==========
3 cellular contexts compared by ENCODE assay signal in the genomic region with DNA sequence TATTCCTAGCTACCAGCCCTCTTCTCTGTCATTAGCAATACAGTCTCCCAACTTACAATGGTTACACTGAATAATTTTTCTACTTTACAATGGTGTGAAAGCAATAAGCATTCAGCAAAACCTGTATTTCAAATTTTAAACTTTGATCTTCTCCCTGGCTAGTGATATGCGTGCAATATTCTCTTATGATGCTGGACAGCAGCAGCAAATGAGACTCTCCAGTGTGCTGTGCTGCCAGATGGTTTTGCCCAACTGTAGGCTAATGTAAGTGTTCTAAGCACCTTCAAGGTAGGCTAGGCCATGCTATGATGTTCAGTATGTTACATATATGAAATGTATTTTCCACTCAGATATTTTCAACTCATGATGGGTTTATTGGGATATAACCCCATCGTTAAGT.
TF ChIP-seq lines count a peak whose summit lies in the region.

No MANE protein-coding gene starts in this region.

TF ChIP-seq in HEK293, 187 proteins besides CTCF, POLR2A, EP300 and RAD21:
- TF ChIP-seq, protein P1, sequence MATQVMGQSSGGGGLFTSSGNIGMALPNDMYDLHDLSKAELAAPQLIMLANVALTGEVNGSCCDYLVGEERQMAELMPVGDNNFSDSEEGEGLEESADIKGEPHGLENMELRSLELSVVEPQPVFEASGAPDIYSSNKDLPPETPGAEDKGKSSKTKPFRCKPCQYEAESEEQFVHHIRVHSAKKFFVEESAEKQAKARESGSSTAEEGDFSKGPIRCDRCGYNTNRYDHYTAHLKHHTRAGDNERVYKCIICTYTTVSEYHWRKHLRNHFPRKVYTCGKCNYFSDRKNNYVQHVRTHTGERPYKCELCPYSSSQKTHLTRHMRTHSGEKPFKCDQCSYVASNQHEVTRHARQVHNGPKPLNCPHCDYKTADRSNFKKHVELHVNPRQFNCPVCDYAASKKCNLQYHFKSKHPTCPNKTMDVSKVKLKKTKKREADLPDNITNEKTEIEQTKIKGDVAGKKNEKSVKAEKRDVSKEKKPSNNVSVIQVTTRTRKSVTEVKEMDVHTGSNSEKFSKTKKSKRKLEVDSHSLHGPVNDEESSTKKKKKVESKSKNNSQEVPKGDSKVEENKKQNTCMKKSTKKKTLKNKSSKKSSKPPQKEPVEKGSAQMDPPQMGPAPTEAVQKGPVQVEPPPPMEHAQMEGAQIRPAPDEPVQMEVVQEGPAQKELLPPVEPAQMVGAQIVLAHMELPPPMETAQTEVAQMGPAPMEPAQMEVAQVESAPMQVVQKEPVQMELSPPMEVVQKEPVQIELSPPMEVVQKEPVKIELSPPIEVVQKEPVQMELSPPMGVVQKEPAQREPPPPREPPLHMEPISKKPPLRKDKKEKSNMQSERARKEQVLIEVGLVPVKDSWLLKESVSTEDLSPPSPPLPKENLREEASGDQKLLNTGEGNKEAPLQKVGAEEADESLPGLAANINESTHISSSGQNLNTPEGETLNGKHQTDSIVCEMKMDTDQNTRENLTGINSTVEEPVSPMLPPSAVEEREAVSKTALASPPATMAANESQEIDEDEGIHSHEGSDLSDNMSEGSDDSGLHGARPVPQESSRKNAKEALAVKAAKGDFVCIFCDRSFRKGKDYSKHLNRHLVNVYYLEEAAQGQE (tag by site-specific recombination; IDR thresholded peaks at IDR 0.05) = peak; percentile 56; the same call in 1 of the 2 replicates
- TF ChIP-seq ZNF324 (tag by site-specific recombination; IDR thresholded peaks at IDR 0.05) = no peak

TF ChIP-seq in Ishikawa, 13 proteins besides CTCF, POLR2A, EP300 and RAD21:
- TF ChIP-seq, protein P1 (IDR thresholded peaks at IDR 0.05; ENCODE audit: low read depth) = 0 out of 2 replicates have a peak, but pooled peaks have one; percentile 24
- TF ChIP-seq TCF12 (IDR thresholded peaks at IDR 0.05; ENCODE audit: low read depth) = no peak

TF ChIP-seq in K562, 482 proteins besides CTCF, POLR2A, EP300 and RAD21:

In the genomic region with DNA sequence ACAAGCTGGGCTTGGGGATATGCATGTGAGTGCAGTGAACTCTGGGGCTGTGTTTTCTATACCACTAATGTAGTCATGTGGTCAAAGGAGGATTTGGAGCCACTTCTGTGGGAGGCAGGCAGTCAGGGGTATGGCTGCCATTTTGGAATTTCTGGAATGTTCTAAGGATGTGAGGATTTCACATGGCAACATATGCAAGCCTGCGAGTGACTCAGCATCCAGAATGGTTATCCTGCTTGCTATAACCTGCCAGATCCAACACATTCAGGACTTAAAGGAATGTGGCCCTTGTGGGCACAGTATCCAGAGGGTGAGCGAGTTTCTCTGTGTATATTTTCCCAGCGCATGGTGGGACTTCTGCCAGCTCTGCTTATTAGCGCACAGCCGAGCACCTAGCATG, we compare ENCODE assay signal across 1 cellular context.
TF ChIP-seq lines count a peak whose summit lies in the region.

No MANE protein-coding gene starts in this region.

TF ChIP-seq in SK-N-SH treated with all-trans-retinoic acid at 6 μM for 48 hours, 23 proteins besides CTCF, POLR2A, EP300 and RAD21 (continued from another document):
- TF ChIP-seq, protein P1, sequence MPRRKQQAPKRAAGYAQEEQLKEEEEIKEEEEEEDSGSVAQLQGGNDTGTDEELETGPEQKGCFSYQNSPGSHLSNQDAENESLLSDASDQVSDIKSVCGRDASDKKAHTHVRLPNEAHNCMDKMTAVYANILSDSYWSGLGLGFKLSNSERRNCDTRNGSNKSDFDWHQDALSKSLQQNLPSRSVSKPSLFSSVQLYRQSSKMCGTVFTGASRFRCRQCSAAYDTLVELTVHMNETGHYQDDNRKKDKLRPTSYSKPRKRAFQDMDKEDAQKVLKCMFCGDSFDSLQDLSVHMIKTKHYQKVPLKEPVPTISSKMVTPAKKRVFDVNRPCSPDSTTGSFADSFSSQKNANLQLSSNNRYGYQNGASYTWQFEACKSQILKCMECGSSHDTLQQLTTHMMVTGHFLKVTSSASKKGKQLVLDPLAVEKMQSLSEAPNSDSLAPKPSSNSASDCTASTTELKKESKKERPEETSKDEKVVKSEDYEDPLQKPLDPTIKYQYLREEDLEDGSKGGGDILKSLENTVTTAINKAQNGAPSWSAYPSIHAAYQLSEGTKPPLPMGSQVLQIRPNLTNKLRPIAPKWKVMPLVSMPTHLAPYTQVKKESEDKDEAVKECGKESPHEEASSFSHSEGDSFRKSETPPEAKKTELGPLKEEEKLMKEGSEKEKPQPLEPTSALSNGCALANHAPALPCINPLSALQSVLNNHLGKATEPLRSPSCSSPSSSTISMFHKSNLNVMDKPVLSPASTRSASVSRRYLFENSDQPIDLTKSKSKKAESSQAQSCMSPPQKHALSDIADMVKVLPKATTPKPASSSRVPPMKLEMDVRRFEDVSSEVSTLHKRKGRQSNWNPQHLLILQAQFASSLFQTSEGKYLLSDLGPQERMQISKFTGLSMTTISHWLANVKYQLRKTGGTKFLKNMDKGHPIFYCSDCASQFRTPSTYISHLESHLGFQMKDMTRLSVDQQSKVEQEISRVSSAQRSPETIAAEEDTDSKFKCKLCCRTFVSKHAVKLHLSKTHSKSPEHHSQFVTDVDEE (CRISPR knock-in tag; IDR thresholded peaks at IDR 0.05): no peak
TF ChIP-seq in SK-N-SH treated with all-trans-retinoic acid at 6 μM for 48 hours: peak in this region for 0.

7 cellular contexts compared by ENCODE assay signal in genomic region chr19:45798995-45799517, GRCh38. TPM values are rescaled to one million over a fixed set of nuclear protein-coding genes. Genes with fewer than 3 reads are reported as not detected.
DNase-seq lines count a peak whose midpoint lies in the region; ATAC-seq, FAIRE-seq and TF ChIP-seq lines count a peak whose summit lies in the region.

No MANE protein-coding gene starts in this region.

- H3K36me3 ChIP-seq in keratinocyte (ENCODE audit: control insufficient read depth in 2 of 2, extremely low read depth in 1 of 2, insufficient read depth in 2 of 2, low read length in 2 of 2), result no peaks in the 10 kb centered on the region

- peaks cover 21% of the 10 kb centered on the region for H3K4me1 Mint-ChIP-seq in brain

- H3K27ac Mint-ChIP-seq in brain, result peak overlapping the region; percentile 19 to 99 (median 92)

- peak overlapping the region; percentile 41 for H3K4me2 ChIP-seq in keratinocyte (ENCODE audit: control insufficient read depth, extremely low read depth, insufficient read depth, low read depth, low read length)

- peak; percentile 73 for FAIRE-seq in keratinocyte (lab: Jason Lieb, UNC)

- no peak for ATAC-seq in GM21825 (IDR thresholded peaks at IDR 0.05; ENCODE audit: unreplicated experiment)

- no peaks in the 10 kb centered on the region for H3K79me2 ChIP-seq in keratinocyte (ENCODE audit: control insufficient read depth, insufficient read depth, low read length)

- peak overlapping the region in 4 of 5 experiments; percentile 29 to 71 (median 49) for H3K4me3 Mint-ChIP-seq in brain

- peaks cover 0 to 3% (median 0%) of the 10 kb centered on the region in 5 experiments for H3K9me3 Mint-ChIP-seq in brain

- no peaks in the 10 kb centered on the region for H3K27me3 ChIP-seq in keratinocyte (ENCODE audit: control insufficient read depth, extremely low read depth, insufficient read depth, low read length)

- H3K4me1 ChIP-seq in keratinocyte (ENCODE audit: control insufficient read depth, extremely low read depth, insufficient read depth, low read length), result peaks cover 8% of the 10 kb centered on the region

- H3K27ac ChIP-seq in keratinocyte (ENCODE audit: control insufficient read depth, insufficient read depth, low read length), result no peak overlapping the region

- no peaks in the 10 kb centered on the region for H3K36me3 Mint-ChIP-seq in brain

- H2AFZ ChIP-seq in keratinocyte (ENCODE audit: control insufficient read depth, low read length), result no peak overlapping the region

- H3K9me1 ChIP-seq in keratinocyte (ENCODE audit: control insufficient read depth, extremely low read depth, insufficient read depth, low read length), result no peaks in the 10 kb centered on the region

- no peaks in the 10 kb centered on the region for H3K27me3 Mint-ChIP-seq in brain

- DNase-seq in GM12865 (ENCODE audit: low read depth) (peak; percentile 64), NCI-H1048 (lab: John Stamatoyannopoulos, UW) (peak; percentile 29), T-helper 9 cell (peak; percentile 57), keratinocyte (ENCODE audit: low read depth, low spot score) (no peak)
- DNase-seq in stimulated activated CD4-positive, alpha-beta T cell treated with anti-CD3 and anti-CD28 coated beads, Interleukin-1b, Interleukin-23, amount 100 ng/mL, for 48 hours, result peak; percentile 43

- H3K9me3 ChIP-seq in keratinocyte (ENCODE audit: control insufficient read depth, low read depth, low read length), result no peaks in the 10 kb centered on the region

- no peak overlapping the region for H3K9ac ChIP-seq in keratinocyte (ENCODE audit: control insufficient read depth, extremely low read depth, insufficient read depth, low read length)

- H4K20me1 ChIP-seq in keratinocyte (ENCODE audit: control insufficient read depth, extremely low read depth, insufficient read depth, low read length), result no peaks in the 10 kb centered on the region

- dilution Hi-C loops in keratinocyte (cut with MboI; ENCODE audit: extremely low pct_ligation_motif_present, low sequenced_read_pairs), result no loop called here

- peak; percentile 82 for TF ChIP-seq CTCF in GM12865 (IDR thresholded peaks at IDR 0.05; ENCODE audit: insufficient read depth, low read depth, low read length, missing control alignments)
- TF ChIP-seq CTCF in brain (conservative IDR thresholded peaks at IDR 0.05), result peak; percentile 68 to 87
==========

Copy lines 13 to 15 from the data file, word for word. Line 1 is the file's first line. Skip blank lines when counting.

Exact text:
No MANE protein-coding gene starts in this region.

TF ChIP-seq in SK-N-SH treated with all-trans-retinoic acid at 6 μM for 48 hours, 23 proteins besides CTCF, POLR2A, EP300 and RAD21 (continued from another document):
- TF ChIP-seq, protein P1, sequence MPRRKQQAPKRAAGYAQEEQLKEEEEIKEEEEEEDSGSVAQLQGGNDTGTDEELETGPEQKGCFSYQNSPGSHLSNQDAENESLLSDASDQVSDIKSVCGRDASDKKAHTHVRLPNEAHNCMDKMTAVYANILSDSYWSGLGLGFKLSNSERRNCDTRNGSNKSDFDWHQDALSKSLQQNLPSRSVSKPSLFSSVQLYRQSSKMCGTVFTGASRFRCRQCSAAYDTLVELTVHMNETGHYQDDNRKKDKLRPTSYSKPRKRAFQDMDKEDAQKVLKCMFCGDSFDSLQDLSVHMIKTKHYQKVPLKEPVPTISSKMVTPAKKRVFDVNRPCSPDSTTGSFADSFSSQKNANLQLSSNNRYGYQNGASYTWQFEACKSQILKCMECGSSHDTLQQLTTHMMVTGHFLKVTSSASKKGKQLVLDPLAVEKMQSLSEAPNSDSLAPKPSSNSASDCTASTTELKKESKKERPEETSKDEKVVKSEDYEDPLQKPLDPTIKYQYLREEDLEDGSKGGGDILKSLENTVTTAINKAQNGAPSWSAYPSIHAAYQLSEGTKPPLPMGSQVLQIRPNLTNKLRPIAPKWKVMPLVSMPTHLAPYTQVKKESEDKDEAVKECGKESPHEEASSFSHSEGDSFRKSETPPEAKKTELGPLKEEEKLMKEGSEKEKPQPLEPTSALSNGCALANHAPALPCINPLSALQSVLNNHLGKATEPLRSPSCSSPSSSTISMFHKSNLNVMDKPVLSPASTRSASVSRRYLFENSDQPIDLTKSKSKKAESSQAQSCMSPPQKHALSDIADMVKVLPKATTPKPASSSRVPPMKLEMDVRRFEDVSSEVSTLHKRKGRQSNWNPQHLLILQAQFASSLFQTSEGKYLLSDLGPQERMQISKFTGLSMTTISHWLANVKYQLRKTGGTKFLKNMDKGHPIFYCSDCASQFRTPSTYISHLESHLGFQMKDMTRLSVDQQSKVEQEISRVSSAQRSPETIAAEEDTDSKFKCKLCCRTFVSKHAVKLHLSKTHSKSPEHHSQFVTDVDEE (CRISPR knock-in tag; IDR thresholded peaks at IDR 0.05): no peak